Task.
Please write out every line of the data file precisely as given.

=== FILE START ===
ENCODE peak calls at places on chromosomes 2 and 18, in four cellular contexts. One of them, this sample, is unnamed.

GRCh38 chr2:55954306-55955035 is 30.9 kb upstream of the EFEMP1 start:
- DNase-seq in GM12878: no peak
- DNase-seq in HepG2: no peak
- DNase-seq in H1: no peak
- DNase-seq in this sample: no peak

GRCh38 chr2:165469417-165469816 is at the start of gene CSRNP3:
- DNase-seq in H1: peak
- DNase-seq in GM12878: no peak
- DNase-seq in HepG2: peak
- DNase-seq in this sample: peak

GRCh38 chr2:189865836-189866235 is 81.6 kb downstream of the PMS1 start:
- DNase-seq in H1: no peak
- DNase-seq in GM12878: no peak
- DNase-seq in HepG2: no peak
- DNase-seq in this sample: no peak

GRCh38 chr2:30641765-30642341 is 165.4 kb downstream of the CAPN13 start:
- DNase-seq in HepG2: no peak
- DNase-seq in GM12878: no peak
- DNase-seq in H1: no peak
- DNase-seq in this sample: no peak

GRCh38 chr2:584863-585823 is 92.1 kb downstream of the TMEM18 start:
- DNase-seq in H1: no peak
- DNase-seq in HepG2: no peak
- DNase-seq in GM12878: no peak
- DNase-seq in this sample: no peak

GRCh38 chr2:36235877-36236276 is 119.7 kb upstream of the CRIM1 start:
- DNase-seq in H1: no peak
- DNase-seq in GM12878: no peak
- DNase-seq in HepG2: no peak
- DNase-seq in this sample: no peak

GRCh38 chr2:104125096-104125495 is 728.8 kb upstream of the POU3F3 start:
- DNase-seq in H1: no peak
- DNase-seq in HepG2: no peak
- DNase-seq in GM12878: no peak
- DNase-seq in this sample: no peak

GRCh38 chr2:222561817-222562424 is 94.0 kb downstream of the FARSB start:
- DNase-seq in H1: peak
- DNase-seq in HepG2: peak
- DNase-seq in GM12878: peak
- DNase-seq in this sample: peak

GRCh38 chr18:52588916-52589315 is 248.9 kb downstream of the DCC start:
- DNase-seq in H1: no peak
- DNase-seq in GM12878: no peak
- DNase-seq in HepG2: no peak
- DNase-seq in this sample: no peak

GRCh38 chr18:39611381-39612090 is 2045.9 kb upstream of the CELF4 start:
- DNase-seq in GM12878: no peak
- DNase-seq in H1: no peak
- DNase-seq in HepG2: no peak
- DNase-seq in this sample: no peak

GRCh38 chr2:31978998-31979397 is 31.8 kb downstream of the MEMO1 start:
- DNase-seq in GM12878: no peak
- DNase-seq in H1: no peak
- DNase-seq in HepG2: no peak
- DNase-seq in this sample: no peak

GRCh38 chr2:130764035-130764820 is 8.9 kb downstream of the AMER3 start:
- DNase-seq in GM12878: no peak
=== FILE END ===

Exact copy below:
ENCODE peak calls at places on chromosomes 2 and 18, in four cellular contexts. One of them, this sample, is unnamed.

GRCh38 chr2:55954306-55955035 is 30.9 kb upstream of the EFEMP1 start:
- DNase-seq in GM12878: no peak
- DNase-seq in HepG2: no peak
- DNase-seq in H1: no peak
- DNase-seq in this sample: no peak

GRCh38 chr2:165469417-165469816 is at the start of gene CSRNP3:
- DNase-seq in H1: peak
- DNase-seq in GM12878: no peak
- DNase-seq in HepG2: peak
- DNase-seq in this sample: peak

GRCh38 chr2:189865836-189866235 is 81.6 kb downstream of the PMS1 start:
- DNase-seq in H1: no peak
- DNase-seq in GM12878: no peak
- DNase-seq in HepG2: no peak
- DNase-seq in this sample: no peak

GRCh38 chr2:30641765-30642341 is 165.4 kb downstream of the CAPN13 start:
- DNase-seq in HepG2: no peak
- DNase-seq in GM12878: no peak
- DNase-seq in H1: no peak
- DNase-seq in this sample: no peak

GRCh38 chr2:584863-585823 is 92.1 kb downstream of the TMEM18 start:
- DNase-seq in H1: no peak
- DNase-seq in HepG2: no peak
- DNase-seq in GM12878: no peak
- DNase-seq in this sample: no peak

GRCh38 chr2:36235877-36236276 is 119.7 kb upstream of the CRIM1 start:
- DNase-seq in H1: no peak
- DNase-seq in GM12878: no peak
- DNase-seq in HepG2: no peak
- DNase-seq in this sample: no peak

GRCh38 chr2:104125096-104125495 is 728.8 kb upstream of the POU3F3 start:
- DNase-seq in H1: no peak
- DNase-seq in HepG2: no peak
- DNase-seq in GM12878: no peak
- DNase-seq in this sample: no peak

GRCh38 chr2:222561817-222562424 is 94.0 kb downstream of the FARSB start:
- DNase-seq in H1: peak
- DNase-seq in HepG2: peak
- DNase-seq in GM12878: peak
- DNase-seq in this sample: peak

GRCh38 chr18:52588916-52589315 is 248.9 kb downstream of the DCC start:
- DNase-seq in H1: no peak
- DNase-seq in GM12878: no peak
- DNase-seq in HepG2: no peak
- DNase-seq in this sample: no peak

GRCh38 chr18:39611381-39612090 is 2045.9 kb upstream of the CELF4 start:
- DNase-seq in GM12878: no peak
- DNase-seq in H1: no peak
- DNase-seq in HepG2: no peak
- DNase-seq in this sample: no peak

GRCh38 chr2:31978998-31979397 is 31.8 kb downstream of the MEMO1 start:
- DNase-seq in GM12878: no peak
- DNase-seq in H1: no peak
- DNase-seq in HepG2: no peak
- DNase-seq in this sample: no peak

GRCh38 chr2:130764035-130764820 is 8.9 kb downstream of the AMER3 start:
- DNase-seq in GM12878: no peak